On a Wednesday afternoon, hordes of eager Brooklynites lined up along busy Fulton Street in the heart of Fort Greene. The bold cry of “We’ve got a virgin in the building!” could be heard, over and over again, up and down the block.
“I want a One Night Stand,” one woman uttered to her girlfriend, who was there for a Hollywood Hooker. A lady in a hot-pink blazer exited the building, muttering to herself, “I’ve never been called a slut in my life!” An 8-year-old boy turned to his mom, and asked, “What’s a slut?”
Welcome to Slutty Vegan — not a cruelty-free strip club, but rather, a provocative, plant-based fast food concept that just opened its first New York location. Customers — a k a “sluts” — order up sexy, cheekily named veggie takes on burgers, cheese steak, hot dogs and chicken fingers.
The impudent chain was launched in Atlanta in 2018 by founder Pinky Cole, a one-time Harlem restaurateur who began with the goal of reimagining how people view vegan food, wrapping it up in a playful, risqué bow.
Now, the 4-year-old concept has seven locations and counting and is valued at $100 million, with Danny Meyer’s Enlightened Hospitality Investments among its supporters. Amidst her success, Cole has given back, creating the Pinky Cole Foundation to assist entrepreneurs of color.
At the Brooklyn outpost, stroller moms, suits and art students are lining up for a taste. Even Mayor Eric Adams, who has followed a mostly plant-based diet since 2016, welcomed Slutty Vegan with a video message, saying: “It was about time you brought your vegan burgers here to the greatest city in the world.”
But the name of the restaurant, not to mention the menu items — banana pudding is served in a paper cup baring the name Happy Ending, while the Ménage à Trois, a burger loaded with vegan bacon, shrimp, cheese and the house’s signature Slut Sauce is a sizzling hot seller — has proved to be a sticking point for local parents. Brooklyn moms and dads are eager to support a black-owned business and have tasty plant-based fare in the neighborhood, but they’re not loving the brazen branding.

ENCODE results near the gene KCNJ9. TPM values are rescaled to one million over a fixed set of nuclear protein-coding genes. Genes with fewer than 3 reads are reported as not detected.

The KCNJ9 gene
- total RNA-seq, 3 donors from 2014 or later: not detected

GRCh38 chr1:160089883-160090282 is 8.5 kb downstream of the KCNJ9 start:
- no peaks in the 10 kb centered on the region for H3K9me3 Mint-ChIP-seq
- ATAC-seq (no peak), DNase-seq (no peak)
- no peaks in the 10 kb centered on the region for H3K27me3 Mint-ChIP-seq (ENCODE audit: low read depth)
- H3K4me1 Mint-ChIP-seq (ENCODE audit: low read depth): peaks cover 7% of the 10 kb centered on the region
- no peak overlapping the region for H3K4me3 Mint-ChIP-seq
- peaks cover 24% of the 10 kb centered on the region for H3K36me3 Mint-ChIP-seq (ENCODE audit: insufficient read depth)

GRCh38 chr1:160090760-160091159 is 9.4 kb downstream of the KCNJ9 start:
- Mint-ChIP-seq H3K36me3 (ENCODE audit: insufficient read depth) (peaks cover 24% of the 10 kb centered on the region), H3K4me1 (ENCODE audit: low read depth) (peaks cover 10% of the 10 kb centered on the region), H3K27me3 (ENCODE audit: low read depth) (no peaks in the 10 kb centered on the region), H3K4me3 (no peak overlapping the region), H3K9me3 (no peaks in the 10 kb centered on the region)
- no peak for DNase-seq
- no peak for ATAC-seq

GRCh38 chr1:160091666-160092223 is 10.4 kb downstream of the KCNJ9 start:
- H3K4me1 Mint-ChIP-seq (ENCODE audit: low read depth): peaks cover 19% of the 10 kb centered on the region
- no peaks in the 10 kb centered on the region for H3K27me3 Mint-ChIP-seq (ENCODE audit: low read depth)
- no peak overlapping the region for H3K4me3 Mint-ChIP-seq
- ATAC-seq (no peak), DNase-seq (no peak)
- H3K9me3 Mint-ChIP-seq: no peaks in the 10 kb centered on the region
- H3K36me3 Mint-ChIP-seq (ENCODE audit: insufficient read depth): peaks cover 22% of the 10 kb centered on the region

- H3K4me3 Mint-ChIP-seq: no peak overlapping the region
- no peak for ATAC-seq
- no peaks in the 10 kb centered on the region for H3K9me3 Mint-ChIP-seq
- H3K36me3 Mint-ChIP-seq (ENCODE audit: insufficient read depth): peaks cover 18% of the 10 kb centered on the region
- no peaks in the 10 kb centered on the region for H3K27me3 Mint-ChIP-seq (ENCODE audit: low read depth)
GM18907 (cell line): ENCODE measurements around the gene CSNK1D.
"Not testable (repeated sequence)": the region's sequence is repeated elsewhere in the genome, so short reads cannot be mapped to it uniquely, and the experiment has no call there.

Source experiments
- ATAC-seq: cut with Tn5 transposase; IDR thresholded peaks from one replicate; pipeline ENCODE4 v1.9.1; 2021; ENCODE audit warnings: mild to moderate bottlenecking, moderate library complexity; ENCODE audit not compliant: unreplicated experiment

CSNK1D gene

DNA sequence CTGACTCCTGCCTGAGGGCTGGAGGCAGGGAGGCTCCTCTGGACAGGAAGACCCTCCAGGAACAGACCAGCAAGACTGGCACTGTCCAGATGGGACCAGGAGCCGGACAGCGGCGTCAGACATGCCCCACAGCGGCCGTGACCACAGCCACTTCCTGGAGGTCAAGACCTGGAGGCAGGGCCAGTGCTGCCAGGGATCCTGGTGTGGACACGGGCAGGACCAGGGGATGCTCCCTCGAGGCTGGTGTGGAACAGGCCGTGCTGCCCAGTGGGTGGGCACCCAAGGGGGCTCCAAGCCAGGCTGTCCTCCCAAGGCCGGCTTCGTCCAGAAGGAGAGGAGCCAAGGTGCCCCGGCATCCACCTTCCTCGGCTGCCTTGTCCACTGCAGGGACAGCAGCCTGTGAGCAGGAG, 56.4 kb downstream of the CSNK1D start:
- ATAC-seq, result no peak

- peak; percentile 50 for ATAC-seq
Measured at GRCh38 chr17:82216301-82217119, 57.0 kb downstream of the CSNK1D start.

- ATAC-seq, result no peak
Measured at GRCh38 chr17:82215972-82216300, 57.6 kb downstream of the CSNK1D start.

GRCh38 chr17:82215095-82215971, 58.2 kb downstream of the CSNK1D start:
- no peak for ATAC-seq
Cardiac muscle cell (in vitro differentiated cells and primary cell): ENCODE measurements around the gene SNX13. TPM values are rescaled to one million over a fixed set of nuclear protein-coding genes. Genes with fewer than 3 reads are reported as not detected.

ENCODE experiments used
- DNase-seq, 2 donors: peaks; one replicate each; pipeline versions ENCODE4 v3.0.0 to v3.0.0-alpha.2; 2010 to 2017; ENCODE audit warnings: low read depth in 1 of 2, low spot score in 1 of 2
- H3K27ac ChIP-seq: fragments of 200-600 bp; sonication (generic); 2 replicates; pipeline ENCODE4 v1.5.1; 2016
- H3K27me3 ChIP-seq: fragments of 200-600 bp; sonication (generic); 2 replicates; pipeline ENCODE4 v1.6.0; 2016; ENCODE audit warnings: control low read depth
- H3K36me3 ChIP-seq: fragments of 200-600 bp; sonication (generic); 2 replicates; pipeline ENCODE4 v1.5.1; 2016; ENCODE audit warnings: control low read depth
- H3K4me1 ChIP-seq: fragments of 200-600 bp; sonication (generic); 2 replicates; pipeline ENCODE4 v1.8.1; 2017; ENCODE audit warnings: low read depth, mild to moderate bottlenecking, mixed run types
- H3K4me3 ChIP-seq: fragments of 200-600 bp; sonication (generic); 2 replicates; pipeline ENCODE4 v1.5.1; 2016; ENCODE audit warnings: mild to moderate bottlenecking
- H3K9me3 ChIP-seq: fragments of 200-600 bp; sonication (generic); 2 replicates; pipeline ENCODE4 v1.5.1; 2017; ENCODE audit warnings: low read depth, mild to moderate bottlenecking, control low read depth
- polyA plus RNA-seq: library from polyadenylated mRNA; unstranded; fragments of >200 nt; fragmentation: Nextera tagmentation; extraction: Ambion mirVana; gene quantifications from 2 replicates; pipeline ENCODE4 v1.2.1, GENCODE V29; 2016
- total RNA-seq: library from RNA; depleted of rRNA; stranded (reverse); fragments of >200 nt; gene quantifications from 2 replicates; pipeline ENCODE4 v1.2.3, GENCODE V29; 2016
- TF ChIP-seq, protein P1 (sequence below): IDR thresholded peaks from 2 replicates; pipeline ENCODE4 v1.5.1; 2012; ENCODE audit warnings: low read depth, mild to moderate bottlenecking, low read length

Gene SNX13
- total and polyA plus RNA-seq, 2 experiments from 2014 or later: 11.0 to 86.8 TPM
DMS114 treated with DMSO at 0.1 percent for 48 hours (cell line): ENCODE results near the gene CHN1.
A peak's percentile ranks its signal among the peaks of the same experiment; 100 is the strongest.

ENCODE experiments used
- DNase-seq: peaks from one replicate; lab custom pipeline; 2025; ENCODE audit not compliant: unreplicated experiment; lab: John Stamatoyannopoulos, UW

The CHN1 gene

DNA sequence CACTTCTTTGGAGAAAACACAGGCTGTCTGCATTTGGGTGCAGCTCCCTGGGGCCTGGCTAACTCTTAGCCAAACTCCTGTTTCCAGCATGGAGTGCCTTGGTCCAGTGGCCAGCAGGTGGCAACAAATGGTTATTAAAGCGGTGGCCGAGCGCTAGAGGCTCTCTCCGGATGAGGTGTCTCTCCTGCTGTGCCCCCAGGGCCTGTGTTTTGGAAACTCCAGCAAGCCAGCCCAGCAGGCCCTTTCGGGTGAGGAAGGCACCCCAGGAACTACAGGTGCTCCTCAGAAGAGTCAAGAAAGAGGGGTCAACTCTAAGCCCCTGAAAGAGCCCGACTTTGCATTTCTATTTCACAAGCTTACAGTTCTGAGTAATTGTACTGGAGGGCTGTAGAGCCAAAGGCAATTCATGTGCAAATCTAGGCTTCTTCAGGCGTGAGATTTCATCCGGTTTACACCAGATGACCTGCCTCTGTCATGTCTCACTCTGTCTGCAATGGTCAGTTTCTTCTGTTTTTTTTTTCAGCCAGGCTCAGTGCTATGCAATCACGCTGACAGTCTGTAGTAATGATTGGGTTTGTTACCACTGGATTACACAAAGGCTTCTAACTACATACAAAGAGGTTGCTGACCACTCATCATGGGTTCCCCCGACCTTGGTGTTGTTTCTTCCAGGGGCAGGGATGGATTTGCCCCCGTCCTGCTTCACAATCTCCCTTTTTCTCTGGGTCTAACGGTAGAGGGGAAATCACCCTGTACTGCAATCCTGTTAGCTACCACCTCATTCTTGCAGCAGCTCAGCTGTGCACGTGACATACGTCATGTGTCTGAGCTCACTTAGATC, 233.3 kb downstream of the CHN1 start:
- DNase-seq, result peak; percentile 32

“I had to explain ‘what does slutty mean’ in 7-year-old language, and that was difficult, so I’m not really thrilled about that,” said Alice Dietz, 50, waiting in line to buy her vegan son Teddy, 7, a faux-cheeseburger kids meal.
“Whatever makes people think about vegan food and whatever makes people interested [is good],” the Crown Heights resident, who has been a vegan since age 15, said. “But as a mom, I kind of wish it wasn’t called that.”
As she spoke, Teddy pestered her with more questions about the restaurant’s moniker.
“It’s a controversial name that people call a girl,” she said patiently to her son. “It’s very offensive. Mommy doesn’t like it, and you should never say it. It’s a girl who goes on dates with maybe more than one — with lots of different boys or girls.”
Others aren’t bothered by all the innuendo.
Massah Fofana, 52, an artist based in Flatbush and a vegan for 26 years, was eager to bring in her 8-year-old granddaughter, Queen, for an after-school treat after reading about Slutty Vegan. The duo enjoyed a One Night Stand burger (with vegan bacon, cheese and caramelized onions) and a Fussy Hussy (vegan cheese, onions and pickle).
“I never explained [the name] to her,” Fofana told The Post. “I just [asked her], ‘Hey, you want to go to Slutty Vegan?’ I said, ‘It’s the dopest thing right now,’ so that’s all she cares about. I love that it’s more modern; it’s not just salad on your plate, vegetables on your plate. I love the name.”
Meanwhile, two college-aged girls eager for burgers said they felt empowered by the branding, giggling when one of the female workers shouted “Order up, slut!” to a grown man waiting for his dinner.
Pinky Cole is not the first restaurateur to realize that sex sells. Eggslut, a Los Angeles-based breakfast-sandwich concept with long lines, now has outlets in Las Vegas, London and all across Asia, while adult bakery Sugar Wood opened in Manhattan in July, serving up penis-shaped waffles. And hookup culture inspired the now-closed Harlem Mexican restaurant, Sexy Taco Dirty Cash, in 2016, featuring an image of a woman straddling a taco.
Still, some Brooklyn parents are steering clear — even if they might be curious about the food and excited about plant-based options.
“I would feel fine picking up food and bringing it home to them,” confessed one Park Slope mom of two, “but I would not feel comfortable bringing [my kids there], where they would be bombarded with these kinds of messages about women and sex.”